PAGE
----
Lambeth sets out impact of inflation and government funding challenges on council finances

25 July 2023

Written by: Lambeth Council

Council statements and updates - News and announcements - Post Type - Spending and transparency - Topic area

Lambeth Council has called on the government to properly fund local services in the face of rising prices and increasing demand, as it laid bare the impact of high inflation and the cost of living crisis is expected to have on the borough’s finances over the next five years.

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Lambeth sets out impact of inflation and government funding challenges on council finances

The challenges faced by Lambeth over the coming years were set out in an extensive report discussed at the council’s Cabinet meeting on Monday, 24 July. The Medium Term Financial Strategy (MTFS) report outlined the risks posed by rising costs, as the council plans how to balance its budget amidst increasing demands for vital services.

Call on government

Cllr David Amos, Cabinet Member for Finance and Cost of Living, has called for the government to provide extra support to help councils, recognising the additional demands caused by inflation and increasing costs for delivering essential services.

He said: “Lambeth has been able to support our residents because we have managed our finances well through austerity, covid-19 and the continuing cost of living crisis – but councils across the country face an increasingly challenging future. Persistently high levels of inflation are putting massive pressures on delivering local services.

“Central government have continuously failed local government in not addressing long term funding and reforms, particularly for areas of increasingly high demand and spend such as social care and temporary accommodation, which we are seeing councils up and down the country struggling with.

“When inflation soars, the poorest families struggle the most. In Lambeth, they have a council that is on their side – but the government need to fund local councils sustainably to be able to help people through the crisis.”

Inflation, rising costs and uncertainty.

The council put forward a balanced budget earlier this year, including detailed plans to direct millions of pounds extra to support those residents worst impacted by the cost of living crisis.

However, in the face of high inflation, rising costs and increased demand for essential services, the latest report estimates that the council will need to make overall savings of over £38m over the extended MTFS period.

The report states: “Due to the high level of uncertainty facing local government, we have looked at a range of potential funding gaps over the next five years with a likely case scenario of a funding gap of around £38 million.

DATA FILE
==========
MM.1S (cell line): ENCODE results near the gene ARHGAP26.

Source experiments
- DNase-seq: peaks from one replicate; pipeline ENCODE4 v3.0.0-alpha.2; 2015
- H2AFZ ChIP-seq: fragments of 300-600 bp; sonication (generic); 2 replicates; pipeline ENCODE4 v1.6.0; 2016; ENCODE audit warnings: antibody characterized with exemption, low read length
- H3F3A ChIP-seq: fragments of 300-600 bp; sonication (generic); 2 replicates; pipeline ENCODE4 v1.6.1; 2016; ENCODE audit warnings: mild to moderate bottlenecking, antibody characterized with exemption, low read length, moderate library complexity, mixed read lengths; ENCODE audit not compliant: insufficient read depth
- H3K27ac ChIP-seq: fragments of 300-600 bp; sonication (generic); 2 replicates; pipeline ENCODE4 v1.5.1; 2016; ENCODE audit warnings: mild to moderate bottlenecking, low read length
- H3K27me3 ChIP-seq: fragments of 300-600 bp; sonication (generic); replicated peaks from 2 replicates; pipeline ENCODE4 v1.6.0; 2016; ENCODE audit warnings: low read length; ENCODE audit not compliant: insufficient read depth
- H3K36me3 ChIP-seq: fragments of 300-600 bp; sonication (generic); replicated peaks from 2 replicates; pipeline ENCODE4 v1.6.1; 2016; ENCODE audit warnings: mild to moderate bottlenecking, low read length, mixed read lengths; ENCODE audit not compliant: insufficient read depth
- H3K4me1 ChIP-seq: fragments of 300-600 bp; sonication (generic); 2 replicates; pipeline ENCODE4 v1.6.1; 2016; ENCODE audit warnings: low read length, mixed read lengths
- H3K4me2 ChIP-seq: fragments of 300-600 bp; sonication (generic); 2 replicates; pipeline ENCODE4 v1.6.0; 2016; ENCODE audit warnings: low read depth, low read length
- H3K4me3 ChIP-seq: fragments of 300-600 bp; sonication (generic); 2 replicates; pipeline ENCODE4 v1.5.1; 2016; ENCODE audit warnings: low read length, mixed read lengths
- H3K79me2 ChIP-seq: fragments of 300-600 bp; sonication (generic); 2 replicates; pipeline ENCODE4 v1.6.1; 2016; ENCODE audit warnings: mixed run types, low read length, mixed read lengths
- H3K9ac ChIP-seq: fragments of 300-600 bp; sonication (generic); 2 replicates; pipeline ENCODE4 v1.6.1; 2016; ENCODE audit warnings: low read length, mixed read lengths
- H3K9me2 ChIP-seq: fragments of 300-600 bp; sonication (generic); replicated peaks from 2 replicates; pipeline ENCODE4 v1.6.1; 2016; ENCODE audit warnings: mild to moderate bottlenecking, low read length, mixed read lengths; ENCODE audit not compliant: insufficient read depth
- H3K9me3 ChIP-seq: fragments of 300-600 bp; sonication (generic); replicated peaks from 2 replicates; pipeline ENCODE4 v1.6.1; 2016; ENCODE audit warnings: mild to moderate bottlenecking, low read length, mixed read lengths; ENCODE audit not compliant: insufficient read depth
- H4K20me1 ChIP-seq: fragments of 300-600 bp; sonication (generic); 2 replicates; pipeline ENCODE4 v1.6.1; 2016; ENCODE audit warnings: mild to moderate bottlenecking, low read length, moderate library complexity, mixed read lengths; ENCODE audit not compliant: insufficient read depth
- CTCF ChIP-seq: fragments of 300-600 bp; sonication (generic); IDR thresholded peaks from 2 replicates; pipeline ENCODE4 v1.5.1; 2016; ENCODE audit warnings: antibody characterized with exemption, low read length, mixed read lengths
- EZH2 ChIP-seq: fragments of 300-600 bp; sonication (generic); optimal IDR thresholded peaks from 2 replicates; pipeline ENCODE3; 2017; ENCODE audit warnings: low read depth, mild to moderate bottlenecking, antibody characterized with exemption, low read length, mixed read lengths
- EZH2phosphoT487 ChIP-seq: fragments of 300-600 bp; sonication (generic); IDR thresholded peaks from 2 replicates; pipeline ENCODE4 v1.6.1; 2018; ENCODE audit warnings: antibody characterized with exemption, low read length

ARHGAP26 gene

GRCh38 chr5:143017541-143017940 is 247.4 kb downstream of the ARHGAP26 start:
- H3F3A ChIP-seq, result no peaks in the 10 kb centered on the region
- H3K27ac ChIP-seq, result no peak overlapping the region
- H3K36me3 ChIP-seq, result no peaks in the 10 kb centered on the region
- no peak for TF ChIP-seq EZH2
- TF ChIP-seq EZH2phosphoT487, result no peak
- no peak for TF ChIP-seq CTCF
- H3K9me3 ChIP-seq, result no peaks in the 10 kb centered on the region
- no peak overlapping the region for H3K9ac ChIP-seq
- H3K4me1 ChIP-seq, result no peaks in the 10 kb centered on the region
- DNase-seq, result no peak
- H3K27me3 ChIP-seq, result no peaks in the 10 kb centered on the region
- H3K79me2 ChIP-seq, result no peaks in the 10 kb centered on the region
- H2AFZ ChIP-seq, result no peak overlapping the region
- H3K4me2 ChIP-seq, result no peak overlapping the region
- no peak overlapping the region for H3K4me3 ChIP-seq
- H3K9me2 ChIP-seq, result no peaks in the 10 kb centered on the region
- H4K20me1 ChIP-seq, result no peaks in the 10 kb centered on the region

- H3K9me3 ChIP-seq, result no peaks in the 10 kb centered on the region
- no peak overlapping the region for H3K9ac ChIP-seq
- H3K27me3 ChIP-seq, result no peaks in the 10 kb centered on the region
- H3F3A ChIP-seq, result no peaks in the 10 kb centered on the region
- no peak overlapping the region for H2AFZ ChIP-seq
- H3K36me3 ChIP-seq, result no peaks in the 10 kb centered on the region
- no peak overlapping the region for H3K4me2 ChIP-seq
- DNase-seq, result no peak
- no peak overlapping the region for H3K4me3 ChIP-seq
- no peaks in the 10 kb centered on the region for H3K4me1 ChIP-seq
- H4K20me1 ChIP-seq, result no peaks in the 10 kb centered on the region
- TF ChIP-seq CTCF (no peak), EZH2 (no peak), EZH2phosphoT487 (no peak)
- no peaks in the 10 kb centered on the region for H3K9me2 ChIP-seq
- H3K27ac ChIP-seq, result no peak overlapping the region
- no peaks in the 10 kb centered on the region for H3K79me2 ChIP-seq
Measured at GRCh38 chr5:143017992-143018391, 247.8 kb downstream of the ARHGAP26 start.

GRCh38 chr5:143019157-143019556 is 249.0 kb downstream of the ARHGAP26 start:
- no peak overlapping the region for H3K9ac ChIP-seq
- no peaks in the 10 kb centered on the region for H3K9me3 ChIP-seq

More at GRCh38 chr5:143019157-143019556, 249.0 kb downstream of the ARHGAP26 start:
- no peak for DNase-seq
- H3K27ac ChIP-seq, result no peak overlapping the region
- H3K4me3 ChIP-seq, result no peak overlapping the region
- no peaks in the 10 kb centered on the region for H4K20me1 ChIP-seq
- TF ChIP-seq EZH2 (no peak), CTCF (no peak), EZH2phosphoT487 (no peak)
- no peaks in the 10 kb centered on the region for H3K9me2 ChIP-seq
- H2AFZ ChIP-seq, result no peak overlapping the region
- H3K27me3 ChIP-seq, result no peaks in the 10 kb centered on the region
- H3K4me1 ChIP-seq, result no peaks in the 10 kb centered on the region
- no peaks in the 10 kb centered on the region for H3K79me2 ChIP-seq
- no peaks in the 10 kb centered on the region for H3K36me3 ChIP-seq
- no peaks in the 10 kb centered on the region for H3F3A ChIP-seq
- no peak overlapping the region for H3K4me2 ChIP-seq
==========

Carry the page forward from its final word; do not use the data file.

“As a council, we believe it important to manage our finances prudently, thus preparing for the worst of our assumptions and we will now be identifying options for savings and income generation proposals for our funding scenarios.”

The MTFS report set out the scale of increased demand for key services: some £23.3m of pressures include £14.1m extra for temporary accommodation and £9.18m for Children’s Services. Under the council’s likely case scenario, inflation is predicted to add more than £19m to the council’s spending over the period.

The demands on temporary accommodation are being felt across the country and most severely in London, with a homelessness crisis caused by a chronic shortage of affordable housing, rising rents and fewer properties available in the private rented sector. Latest figures from London Councils suggest the numbers needing to access temporary accommodation are the highest nationally since 2005 – and the impact is being felt acutely in Lambeth as an inner-London borough with high demand for housing.

Cost of living crisis

The rising pressure on the council’s budget comes at a time when the most vulnerable in society are being hit hardest by the cost-of-living crisis – and demand for services, including social care and temporary accommodation for homeless families, is on the increase.

In May, Lambeth Council launched a Cost of Living Crisis Response Plan, with £10m of support to help the poorest residents in Lambeth, with measures including expanding our Emergency Support Scheme and Free School Meal eligibility.

Cllr Amos added: “As a council we’ve supported our residents through a pandemic which has given way to a cost of living crisis, made worse by the government’s chaotic handling of last year’s mini-budget and Brexit.

“Throughout thirteen years of austerity, with unprecedented cuts in core funding from government, we have managed to maintain our front-line council services and stay on a sustainable financial footing throughout. But this report lays bare the challenges ahead.

“We will continue to work in collaboration with local stakeholders and residents to deliver essential services at this challenging time, identifying savings or income generation where required equitably, and adapt our services so that they’re the best and most efficient possible, as we ensure that Lambeth’s books are balanced over the coming years.”